Andy’s pizza looked really good: the base was thin and crispy (I could tell that from the other side of the table) and he said he quite liked the toppings. His complaint was that the tomato sauce had been used a little too heavy handedly. This meant that the pizza sat firmly in the middle of the pizza awesomeness spectrum.

My gnocchi was very ho-hum indeed. The gnocchi themselves were small and light but the sauce was pointless. It was a mix of overly sweet tomato and tomato that had not been cooked out enough. The basil had been cooked too much and turned a little bitter. Had some freshly torn basil been added just before serving that could have made all the difference. As it was, the basil looked scary and didn’t taste good at all. I really liked the addition of torn chunks of bocconcini to the sauce but as a dish it was utterly underwhelming.

If you are in town and looking for a quick meal then Café Brunelli can fulfil that need. Depending on how you choose, you can eat for a reasonable price – but just set your expectations accordingly.

Café Brunelli
187 Rundle Street
Adelaide SA 5000
phone: 8223 2221

* Without Entertainment Card, it was just over $70.

Cafe Brunelli on Urbanspoon

Perfect Pizza Dough Recipe


So back in November last year, I attended the Food SA awards and promised to put some focus on South Australian producers.

I’ve not done the world’s best job of that, have I? Still, the other week at the Cellar Door Festival Pangkarra, based in Clare, had a stand so punters were able to try their pasta and purchase a wide range of their foods.

Pangkarra started life as a legume and cereal producer but these days, this fifth generation family owned business produces fine foods, such as flours and pastas, too. And while I have no doubt that this kind of value adding takes a lot of effort that many primary producers can’t afford, it is a brilliant way of ensuring that more money flows back to the people who produce the food, rather than middle men.

I’ve seen Pangkarra pasta in my parents’ local Foodland (unfortunately not in my own) but never had the presence of mind to purchase it. And the Cellar Door Festival wasn’t really the place to buy pasta – it being fragile and all. But I was easily tempted by a 1kg bag of the stone ground, wholegrain durum flour. It was offered at the special price of $3 (I think it’s normally around $7, so this is quite a discount) and I could have bought 6kg at an even greater knock down price. I also knew I had no hope of carting 6kg of flour around for an afternoon!

Now, Pangkarra does actually have a pizza dough recipe on the website, but I’ve been using an Antonio Carluccio “recipe” (you can find it in Complete Italian Food) for years and there are some things I find need no fiddling at all.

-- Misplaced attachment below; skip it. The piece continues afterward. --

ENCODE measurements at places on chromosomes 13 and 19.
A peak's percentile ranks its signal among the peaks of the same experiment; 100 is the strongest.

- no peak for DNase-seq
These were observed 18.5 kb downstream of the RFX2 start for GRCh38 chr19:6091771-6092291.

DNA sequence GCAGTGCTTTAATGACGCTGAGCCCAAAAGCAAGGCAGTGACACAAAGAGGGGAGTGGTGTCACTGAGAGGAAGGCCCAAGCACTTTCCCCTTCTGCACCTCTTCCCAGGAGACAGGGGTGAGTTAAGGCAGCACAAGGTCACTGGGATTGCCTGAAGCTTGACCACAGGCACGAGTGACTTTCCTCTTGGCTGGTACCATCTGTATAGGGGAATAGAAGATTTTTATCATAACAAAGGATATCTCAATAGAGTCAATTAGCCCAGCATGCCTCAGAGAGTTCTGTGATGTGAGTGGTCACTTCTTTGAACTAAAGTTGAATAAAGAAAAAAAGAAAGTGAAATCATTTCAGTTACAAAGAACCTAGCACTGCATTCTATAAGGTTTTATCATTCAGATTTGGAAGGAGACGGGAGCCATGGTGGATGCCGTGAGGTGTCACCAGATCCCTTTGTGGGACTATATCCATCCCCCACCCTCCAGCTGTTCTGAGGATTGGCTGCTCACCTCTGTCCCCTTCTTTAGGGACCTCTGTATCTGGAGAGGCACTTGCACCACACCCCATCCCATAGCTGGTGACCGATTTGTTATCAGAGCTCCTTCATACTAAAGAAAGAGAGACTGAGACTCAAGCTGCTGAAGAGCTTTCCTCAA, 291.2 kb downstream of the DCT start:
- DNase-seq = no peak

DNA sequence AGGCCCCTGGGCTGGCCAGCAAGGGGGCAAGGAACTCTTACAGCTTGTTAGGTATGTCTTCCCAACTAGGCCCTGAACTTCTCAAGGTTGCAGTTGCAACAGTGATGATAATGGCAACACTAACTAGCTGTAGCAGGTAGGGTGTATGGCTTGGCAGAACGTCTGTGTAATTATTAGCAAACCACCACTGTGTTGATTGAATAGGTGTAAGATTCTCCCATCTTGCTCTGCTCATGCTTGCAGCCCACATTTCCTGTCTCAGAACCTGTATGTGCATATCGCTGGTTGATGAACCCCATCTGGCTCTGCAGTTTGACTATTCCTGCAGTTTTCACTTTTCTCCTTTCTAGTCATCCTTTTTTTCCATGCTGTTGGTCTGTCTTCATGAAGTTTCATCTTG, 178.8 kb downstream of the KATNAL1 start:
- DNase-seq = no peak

For one pizza, mix 1 generous tsp of dried yeast, with a generous ½ tsp of sugar and 125 mL of warm water (think tepid). Leave to allow the yeast to activate (the mixture will start to froth a little) and add in 200 g of flour. I was warned that the Pangkarra flour would be more thirsty than run of the mill (ahem!) flour – and it certainly was, so have some additional water to hand to bring the dough together.

This is usually quite a stiff dough and was especially so in this case because I didn’t want to end up with dough that was too wet. I always let my KitchenAid do the first lot of kneading for me, then I just form the dough into a ball, cover it with a slick of oil and leave it to rise.

Making the pizza is easy! Preheat your oven to as hot as it will go (250°C fan in our case), lightly oil a pizza pan, and roll out the dough. Put the dough in the pizza pan, add a generous slick of tomato paste, some dried oregano and chilli flakes and then lots of slices of mozzarella cheese. Finish off with toppings of your choice (in our case, onion, ham, spicy salami, some green capsicum, artichokes, and black olives) and bake until done. In our oven, this is just 10 minutes.

Slice and eat immediately!

The Pangkarra flour made a good dough and good base. I usually add salt to my pizza dough but in this instance I forgot (thanks to my pint sized kitchen ‘helper’) and while I did notice (don’t you always, if you know!) Andy said he didn’t think it needed it – a sign that the flour itself has plenty of taste.

It’s obviously very strong flour so I really am going to have to have a go making my own pasta with it …

NOTE:  This post has not been sponsored in any way.  I paid for the flour and, had it been awful, I would have told you so!